Young v. Crane et al

Filing 8

REPORT AND RECOMMENDATIONS re 1 Complaint filed by Raymond C. Young, 5 Motion for Injunction Relief filed by Raymond C. Young. Signed by Judge Andrew W. Austin. (td)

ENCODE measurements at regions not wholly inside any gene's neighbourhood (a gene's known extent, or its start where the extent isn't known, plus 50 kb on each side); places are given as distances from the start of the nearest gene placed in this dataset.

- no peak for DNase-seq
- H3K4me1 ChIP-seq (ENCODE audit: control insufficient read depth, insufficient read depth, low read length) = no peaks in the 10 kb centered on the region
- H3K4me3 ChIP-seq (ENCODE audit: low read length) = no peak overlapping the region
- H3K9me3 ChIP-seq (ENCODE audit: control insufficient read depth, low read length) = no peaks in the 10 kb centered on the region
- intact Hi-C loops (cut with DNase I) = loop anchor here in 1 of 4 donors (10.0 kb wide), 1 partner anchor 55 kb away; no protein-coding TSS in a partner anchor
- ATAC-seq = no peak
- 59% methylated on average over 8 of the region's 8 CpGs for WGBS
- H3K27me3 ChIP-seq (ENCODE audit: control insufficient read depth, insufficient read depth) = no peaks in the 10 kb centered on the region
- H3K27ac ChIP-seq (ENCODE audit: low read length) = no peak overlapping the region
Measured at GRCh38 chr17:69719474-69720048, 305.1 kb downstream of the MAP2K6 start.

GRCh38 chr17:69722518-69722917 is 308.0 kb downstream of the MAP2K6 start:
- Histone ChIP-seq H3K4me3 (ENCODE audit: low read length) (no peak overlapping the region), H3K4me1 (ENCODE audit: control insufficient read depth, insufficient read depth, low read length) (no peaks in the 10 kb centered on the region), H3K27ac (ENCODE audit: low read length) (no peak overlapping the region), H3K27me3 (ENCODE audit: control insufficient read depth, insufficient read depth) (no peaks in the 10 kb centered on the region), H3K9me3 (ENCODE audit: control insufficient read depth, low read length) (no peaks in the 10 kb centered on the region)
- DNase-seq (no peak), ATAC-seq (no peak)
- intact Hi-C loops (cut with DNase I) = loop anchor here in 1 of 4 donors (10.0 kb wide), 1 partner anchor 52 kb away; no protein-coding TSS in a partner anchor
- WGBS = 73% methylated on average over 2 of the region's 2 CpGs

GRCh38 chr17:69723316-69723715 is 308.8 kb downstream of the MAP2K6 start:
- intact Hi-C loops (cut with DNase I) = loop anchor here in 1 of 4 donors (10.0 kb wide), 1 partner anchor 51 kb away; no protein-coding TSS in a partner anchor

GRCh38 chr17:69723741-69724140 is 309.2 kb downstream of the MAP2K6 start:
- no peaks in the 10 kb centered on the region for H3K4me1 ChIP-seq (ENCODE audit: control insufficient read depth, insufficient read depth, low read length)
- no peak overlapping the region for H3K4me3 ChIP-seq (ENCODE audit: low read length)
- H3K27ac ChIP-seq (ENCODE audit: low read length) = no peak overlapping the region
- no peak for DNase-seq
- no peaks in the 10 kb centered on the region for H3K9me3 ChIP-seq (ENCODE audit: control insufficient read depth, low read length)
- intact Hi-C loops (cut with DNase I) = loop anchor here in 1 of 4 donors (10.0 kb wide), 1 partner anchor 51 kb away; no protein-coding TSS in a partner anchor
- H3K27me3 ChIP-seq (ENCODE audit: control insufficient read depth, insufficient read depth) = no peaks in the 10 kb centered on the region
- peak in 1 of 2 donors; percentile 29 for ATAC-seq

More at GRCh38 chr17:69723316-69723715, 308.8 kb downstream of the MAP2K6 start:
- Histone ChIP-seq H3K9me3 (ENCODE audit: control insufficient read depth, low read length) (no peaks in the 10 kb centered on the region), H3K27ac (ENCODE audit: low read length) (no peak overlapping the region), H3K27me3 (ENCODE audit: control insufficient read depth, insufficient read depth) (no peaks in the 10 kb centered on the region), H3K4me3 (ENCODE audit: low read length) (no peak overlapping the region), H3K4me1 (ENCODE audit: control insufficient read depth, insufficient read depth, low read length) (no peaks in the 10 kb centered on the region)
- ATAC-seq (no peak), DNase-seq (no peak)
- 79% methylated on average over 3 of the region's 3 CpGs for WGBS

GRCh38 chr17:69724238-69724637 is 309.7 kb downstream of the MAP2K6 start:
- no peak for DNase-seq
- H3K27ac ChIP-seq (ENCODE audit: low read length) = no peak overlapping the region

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IN THE UNITED STATES DISTRICT COURT FOR THE WESTERN DISTRICT OF TEXAS AUSTIN DIVISION RAYMOND C. YOUNG #1547972 V. DAVID CRANE, MARGARET MOORE, AND SALLY HERNANDEZ § § § § § § A-17-CA-628-SS REPORT AND RECOMMENDATION OF UNITED STATES MAGISTRATE JUDGE TO: THE HONORABLE SAM SPARKS UNITED STATES DISTRICT JUDGE The Magistrate Judge submits this Report and Recommendation to the District Court pursuant to 28 U.S.C. §636(b) and Rule 1(f) of Appendix C of the Local Court Rules of the United States District Court for the Western District of Texas, Local Rules for the Assignment of Duties to United States Magistrate Judges. Before the Court are Plaintiff’s complaint and “Motion Seeking Injunction Relief.” Plaintiff, proceeding pro se, has been granted leave to proceed in forma pauperis. STATEMENT OF THE CASE At the time he filed his complaint pursuant to 42 U.S.C. § 1983, Plaintiff was confined in the the Travis County Correctional Complex. Plaintiff alleges he filed a state application for writ of habeas corpus in the 331st Judicial District Court of Travis County, Texas. Plaintiff complains Judge David Crane never responded to the application. He further complains the Travis County District Attorney’s Office, managed by District Attorney Margaret Moore, “shuffled around” his application but never forwarded it to the Court of Criminal Appeals. He further complains Travis County Sheriff Sally Hernandez has held him in continued custody while violating his rights to due process. Plaintiff requests the Court to order the defendants to make the “mandated payments as is required by law for ignoring a properly filed writ.” Plaintiff seeks $50 per day for each day he was wrongly incarcerated. In addition to his original complaint, Plaintiff has filed a “Motion Seeking Injunction Relief.” Plaintiff indicates his action derives from Article 11.35 of the Texas Code of Criminal Procedure but notes his due process rights have also been violated. Plaintiff further states he is alleging a violation of the Federal Torts Claim Act, because the defendants are guilty of intentionally inflicting emotional distress, abusing due process, and falsely imprisoning him. Other than monetary relief, Plaintiff does not specify the injunctive relief he seeks. DISCUSSION AND ANALYSIS A. Standard Under 28 U.S.C. § 1915(e) An in forma pauperis proceeding may be dismissed sua sponte under 28 U.S.C. § 1915(e) if the court determines the complaint is frivolous, malicious, fails to state a claim upon which relief may be granted or seeks monetary relief against a defendant who is immune from suit. A dismissal for frivolousness or maliciousness may occur at any time, before or after service of process and before or after the defendant’s answer. Green v. McKaskle, 788 F.2d 1116, 1119 (5th Cir. 1986). When reviewing a plaintiff’s complaint, the court must construe plaintiff’s allegations as liberally as possible. Haines v. Kerner, 404 U.S. 519 (1972). However, the petitioner’s pro se status does not offer him “an impenetrable shield, for one acting pro se has no license to harass others, clog the judicial machinery with meritless litigation and abuse already overloaded court dockets.” Farguson v. MBank Houston, N.A., 808 F.2d 358, 359 (5th Cir. 1986). 2 B. Disobeying the Writ Plaintiff contends the defendants have “disobeyed the writ” in violation of state law. Article 11.34 of the Texas Code of Criminal Procedure provides: When service has been made upon a person charged with the illegal custody of another, if he refuses to obey the writ and make the return required by law, or, if he refuses to receive the writ, or conceals himself, the court or judge issuing the writ shall issue a warrant directed to any officer or other suitable person wiling to execute the same, commanding him to arrest the person charged with the illegal custody or detention of another, and bring him before such court or judge. When such person has been arrested and brought before the court or judge, if he still refuses to return the writ, or does not produce the person in his custody, he shall be committed to jail and remain there until he is willing to obey the writ of habeas corpus, and until he pays all the costs of the proceeding. Article 11.35 provides for a further penalty for disobeying the writ. That article provides: Any person disobeying the writ of habeas corpus shall also be liable to a civil action at the suit of the party detained, and shall pay in such suit fifty dollars for each day of illegal detention and restraint, after service of the writ. It shall be deemed that a person has disobeyed the writ who detains a prisoner a longer time than three days after service thereof, unless where further time is allowed in the writ for making the return thereto. Plaintiff seeks $50 per day for his alleged illegal detention pursuant to Article 11.35. However, Plaintiff misunderstands the law. Although Plaintiff has filed an application for a writ in state court, no court has issued a writ of habeas corpus. Rather, Plaintiff’s application is currently pending. Therefore, no writ has been disobeyed. C. Federal Tort Claims Act In his “Motion Seeking Injunction Relief” Plaintiff alleges his complaint is also based on the Federal Tort Claims Act (“FTCA”). Plaintiff once again misunderstands the law. The FTCA is a limited waiver of the United States’s sovereign immunity allowing “civil actions for damages against the United States for personal injury or death caused by the negligence 3 of a government employee under circumstances in which a private person would be liable under the law of the state in which the negligent act or omission occurred.” Hannah v. United States, 523 F.3d 597, 601 (5th Cir. 2008). Under the FTCA, “[a]n action shall not be instituted upon a claim against the United States . . . unless the claimant shall have first presented the claim to the appropriate Federal agency and his claim shall have been finally denied by the agency in writing.” 28 U.S.C. § 2675(a). Plaintiff has not named the United States of America as a defendant. The defendants he does name are not proper defendants under the FTCA. D. Judicial Immunity Plaintiff’s claims against Travis County Judge David Crane alleging a constitutional violation are barred by judicial immunity. It is well settled law that a judge enjoys absolute immunity from liability for damages for judicial acts performed within his jurisdiction. Hale v. Harney, 786 F.2d 688, 690 (5th Cir. 1986). The doctrine of absolute judicial immunity protects judges not only from liability, but also from suit. Mireless v. Waco, 502 U.S. 9, 11 (1991). Motive of the judicial officer is irrelevant when considering absolute immunity. See Mitchell v. McBryde, 944 F.2d 229, 230 (5th Cir. 1991) (“The judge is absolutely immune for all judicial acts not performed in clear absence of all jurisdiction, however erroneous the act and however evil the motive.”). Absolute judicial immunity is overcome in only two rather narrow sets of circumstances: first, a judge is not immune from liability for nonjudicial actions, i.e., actions not taken in the judge’s judicial capacity, and second, a judge is not immune for actions, though judicial in nature, taken in complete absence of all jurisdiction. Mireless, 502 U.S. at 11-12. “A judge’s acts are judicial in nature if they are ‘normally performed by a judge’ and the parties affected ‘dealt with the judge in his judicial capacity.’” Boyd v. Biggers, 31 F.3d 279, 285 (5th Cir. 1994) (quoting Mireless, 502 4 U.S. at 12). In the case at bar, Plaintiff does not complain of any actions taken by Judge Crane that were nonjudicial in nature nor does he show that he was acting in the clear absence of all jurisdiction. Accordingly, Judge Crane is protected by absolute immunity. E. Prosecutorial Immunity Plaintiff’s claims against District Attorney Moore alleging a constitutional violation are barred by prosecutorial immunity. Prosecutors are absolutely immune from liability under the federal civil rights statutes with regard to actions taken by them within the course and scope of representing the governmental agencies and subdivisions in judicial proceedings. Under the doctrine of prosecutorial immunity, a prosecutor is absolutely immune in a civil rights lawsuit for any action taken in connection with a judicial proceeding. Buckley v. Fitzsimmons, 509 U.S. 259, 273 (1993); Burns v. Reed, 500 U.S. 478, 487-92 (1991); Imbler v. Pachtman, 424 U.S. 409, 427-31 (1976). “[A]cts undertaken by the prosecutor in preparing for the initiation of judicial proceedings or for trial, and which occur in the course of his role as an advocate for the State, are entitled to the protection of absolute immunity.” Boyd v. Biggers, 31 F.3d 279, 285 (5th Cir. 1994) (quoting Buckley v. Fitzsimmons 509 U.S. at 273). Prosecutorial immunity applies to the prosecutor’s actions in initiating the prosecution and in carrying the case through the judicial process. Boyd, 31 F.3d at 285; Graves v. Hampton, 1 F.3d 315, 318 (5th Cir. 1993). Thus, a prosecutor is immune from civil rights liability for actions taken in connection with a judicial proceeding, even if taken maliciously. Brummett v. Camble, 946 F.2d 1178, 1181 (5th Cir. 1991), cert. denied, 504 U.S. 965 (1992); Rykers v. Alford, 832 F.2d 895, 897 (5th Cir. 1987). The Court recognizes that not all prosecutorial functions are protected. In Imbler, the Court declared that absolute immunity applied to a prosecutor’s actions in “initiating a prosecution and in 5 presenting the State’s case.” Imbler, 424 U.S. at 431. This immunity protected the alleged knowing use of false testimony at trial and the alleged deliberate suppression of exculpatory evidence. In Imbler, the Court left open the issue of whether absolute immunity applied to administrative or investigative acts. However, in Burns, the Court answered that question, stating that absolute immunity does not apply to investigative or administrative acts performed by prosecutors. Burns, 500 U.S. at 493. In the case at hand, Plaintiff challenges actions or inactions taken by the prosecuting attorney during Plaintiff’s criminal proceedings which are clearly protected by prosecutorial immunity. In this action Plaintiff does not allege any actions taken by the defendant that were outside the course and scope of representing the District Attorney’s Office in Plaintiff’s criminal proceedings. Therefore, District Attorney Moore is protected by absolute immunity. F. Heck v. Humphrey Plaintiff’s remaining claims seeking monetary damages for his alleged illegal confinement must be dismissed pursuant to Heck v. Humphrey, 512 U.S. 477, 486-87 (1994) and the Fifth Circuit’s application of Heck to state prisoner § 1983 lawsuits in Boyd v. Biggers, 31 F.3d 279 (5th Cir. 1994). In Heck, the Supreme Court held: [I]n order to recover damages for allegedly unconstitutional conviction or imprisonment, or for other harm caused by actions whose unlawfulness would render a conviction or sentence invalid, a § 1983 plaintiff must prove that the conviction or sentence has been reversed on direct appeal, expunged by executive order, declared invalid by a state tribunal authorized to make such determination, or called into question by a federal court’s issuance of a writ of habeas corpus. 6 In this case Plaintiff does not allege that his imprisonment has been reversed, expunged, invalidated, or called into question by a federal court’s issuance of writ of habeas corpus. Plaintiff’s recitation of the procedural history in this case indicates just the opposite. G. Habeas Claims Plaintiff does not make clear whether he is seeking his immediate release in addition to monetary damages. To the extent Plaintiff seeks his immediate release, he must seek such relief in an application for habeas corpus relief. The exclusive remedy for a prisoner who challenges the fact or duration of his confinement and seeks immediate or speedier release is habeas corpus relief. Preiser v. Rodriguez, 411 U.S. 475, 488-490 (1973). The Court should decline to construe this action as a request for habeas corpus relief, because Plaintiff admittedly has not exhausted his state court remedies. RECOMMENDATION It is therefore recommended that Plaintiff’s complaint be dismissed with prejudice as frivolous pursuant to 28 U.S.C. § 1915(e) and his Motion for Injunction Relief be denied. It is further recommended that the Court include within its judgment a provision expressly and specifically warning Plaintiff that filing or pursuing any further frivolous lawsuits may result in (a) the imposition of court costs pursuant to Section 1915(f); (b) the imposition of significant monetary sanctions pursuant to Fed. R. Civ. P. 11; (c) the imposition of an order barring Plaintiff from filing any lawsuits in this Court without first obtaining the permission from a District Judge of this Court or a Circuit Judge of the Fifth Circuit; or (d) the imposition of an order imposing some combination of these sanctions. 7 It is further recommended that Plaintiff be warned that if Plaintiff files more than three actions or appeals while he is a prisoner which are dismissed as frivolous or malicious or for failure to state a claim on which relief may be granted, then he will be prohibited from bringing any other actions in forma pauperis unless he is in imminent danger of serious physical injury. See 28 U.S.C. § 1915(g). In the event this Report and Recommendation is accepted, adopted or approved, it is recommended that the Court direct the Clerk to e-mail a copy of its order and judgment to the keeper of the three-strikes list. OBJECTIONS Within 14 days after receipt of the magistrate judge’s report, any party may serve and file written objections to the findings and recommendations of the magistrate judge. 28 U.S.C. § 636 (b)(1)(C). Failure to file written objections to the proposed findings and recommendations contained within this report within 14 days after service shall bar an aggrieved party from de novo review by the district court of the proposed findings and recommendations and from appellate review of factual findings accepted or adopted by the district court except on grounds of plain error or manifest injustice. Douglass v. United Servs. Auto. Assoc., 79 F.3d 1415 (5th Cir. 1996)(en banc); Thomas v. Arn, 474 U.S. 140, 148 (1985); Rodriguez v. Bowen, 857 F.2d 275, 276-277 (5th Cir. 1988). SIGNED this 16th day of August, 2017. _____________________________________ ANDREW W. AUSTIN UNITED STATES MAGISTRATE JUDGE 8